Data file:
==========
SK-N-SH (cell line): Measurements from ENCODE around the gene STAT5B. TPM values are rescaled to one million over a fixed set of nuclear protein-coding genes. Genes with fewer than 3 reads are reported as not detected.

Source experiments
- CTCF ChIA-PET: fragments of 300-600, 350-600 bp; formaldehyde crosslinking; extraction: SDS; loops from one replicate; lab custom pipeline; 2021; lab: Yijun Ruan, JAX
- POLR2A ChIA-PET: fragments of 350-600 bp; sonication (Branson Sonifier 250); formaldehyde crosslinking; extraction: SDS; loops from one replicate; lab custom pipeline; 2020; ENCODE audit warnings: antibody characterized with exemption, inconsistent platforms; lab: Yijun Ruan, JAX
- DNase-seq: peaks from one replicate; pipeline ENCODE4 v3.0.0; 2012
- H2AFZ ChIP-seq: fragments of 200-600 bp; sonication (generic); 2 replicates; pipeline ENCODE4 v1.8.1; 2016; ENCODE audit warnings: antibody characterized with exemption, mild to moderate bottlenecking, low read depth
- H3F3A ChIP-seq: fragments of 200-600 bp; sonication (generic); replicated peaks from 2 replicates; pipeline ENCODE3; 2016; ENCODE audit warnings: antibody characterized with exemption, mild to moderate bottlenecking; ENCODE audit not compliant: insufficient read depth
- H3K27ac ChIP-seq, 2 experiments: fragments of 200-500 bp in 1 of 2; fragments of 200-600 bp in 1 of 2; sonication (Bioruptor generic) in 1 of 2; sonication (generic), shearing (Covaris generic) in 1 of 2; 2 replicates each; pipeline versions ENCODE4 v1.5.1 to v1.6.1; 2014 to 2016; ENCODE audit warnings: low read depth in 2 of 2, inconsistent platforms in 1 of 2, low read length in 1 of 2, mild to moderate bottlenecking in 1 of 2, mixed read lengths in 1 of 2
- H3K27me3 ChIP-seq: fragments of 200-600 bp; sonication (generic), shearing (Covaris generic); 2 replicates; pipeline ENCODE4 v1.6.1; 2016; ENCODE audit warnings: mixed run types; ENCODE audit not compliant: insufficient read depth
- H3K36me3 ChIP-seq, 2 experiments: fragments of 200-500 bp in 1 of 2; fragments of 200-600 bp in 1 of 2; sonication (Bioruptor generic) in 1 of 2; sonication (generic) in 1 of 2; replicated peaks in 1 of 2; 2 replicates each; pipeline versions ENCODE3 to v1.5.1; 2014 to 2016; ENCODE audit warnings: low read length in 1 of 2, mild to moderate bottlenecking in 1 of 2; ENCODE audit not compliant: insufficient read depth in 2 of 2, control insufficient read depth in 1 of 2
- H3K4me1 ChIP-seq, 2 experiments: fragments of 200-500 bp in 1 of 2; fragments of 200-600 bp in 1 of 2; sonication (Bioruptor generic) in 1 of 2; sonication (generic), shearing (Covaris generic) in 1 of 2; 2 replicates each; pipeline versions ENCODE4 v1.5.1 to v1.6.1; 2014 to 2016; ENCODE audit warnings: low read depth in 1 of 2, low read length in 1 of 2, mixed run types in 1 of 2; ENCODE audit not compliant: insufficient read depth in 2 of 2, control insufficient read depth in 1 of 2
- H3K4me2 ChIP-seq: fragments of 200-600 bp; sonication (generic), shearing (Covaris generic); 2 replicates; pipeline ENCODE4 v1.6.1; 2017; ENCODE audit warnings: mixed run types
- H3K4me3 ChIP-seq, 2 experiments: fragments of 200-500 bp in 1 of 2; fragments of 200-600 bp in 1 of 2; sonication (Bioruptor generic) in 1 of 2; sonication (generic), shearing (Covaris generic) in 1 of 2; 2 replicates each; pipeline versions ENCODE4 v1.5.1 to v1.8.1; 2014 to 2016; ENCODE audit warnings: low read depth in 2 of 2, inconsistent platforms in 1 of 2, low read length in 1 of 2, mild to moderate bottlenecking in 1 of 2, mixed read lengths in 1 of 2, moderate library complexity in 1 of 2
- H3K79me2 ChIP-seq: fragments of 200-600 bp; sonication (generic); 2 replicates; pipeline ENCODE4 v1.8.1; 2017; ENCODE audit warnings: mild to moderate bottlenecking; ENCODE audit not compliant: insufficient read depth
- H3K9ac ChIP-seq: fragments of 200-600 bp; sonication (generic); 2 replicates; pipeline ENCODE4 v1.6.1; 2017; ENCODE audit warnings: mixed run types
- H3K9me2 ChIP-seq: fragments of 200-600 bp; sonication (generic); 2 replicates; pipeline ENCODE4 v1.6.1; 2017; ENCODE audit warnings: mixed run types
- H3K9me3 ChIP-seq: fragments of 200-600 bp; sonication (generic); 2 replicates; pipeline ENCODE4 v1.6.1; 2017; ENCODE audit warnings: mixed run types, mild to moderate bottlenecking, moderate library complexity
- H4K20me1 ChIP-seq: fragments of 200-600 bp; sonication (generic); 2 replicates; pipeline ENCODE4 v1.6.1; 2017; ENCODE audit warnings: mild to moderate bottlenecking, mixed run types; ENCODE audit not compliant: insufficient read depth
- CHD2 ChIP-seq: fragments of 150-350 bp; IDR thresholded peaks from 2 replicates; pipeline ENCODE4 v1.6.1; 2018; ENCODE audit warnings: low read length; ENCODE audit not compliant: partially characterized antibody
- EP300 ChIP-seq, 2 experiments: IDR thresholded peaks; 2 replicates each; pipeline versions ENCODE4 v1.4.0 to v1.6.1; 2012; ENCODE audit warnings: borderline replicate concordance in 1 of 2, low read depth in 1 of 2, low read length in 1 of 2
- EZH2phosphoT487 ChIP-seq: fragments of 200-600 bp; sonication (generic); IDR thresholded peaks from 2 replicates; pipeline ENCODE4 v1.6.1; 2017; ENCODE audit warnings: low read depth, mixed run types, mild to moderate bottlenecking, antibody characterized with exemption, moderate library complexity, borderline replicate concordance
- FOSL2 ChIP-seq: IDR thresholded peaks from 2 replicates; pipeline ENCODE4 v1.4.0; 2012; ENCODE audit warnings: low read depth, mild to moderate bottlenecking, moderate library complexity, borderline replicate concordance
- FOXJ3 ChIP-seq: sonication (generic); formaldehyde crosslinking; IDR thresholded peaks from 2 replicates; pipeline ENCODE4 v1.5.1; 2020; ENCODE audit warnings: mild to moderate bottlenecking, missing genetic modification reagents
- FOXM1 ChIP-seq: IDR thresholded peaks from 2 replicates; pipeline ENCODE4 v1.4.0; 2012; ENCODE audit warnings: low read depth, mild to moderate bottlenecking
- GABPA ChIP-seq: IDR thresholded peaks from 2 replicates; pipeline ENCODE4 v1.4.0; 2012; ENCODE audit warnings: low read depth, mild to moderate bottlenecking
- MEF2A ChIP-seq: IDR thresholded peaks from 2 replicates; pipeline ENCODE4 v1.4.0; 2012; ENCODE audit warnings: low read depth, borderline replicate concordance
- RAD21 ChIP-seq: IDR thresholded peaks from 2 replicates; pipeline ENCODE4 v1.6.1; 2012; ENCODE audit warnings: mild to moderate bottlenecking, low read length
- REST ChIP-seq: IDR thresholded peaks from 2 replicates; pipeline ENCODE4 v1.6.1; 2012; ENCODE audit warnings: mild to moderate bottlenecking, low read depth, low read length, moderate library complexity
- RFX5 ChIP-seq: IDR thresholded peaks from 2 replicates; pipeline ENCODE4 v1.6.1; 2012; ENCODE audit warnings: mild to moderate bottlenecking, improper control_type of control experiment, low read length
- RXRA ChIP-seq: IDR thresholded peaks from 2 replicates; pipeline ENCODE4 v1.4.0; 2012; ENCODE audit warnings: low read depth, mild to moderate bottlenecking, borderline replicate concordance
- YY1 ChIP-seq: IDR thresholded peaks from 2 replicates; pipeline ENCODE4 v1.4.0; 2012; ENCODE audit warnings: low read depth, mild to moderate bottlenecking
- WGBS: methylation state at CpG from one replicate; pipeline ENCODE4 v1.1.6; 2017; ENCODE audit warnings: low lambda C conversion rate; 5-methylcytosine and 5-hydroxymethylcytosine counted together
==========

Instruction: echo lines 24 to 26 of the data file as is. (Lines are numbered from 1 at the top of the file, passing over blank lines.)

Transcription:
- FOXM1 ChIP-seq: IDR thresholded peaks from 2 replicates; pipeline ENCODE4 v1.4.0; 2012; ENCODE audit warnings: low read depth, mild to moderate bottlenecking
- GABPA ChIP-seq: IDR thresholded peaks from 2 replicates; pipeline ENCODE4 v1.4.0; 2012; ENCODE audit warnings: low read depth, mild to moderate bottlenecking
- MEF2A ChIP-seq: IDR thresholded peaks from 2 replicates; pipeline ENCODE4 v1.4.0; 2012; ENCODE audit warnings: low read depth, borderline replicate concordance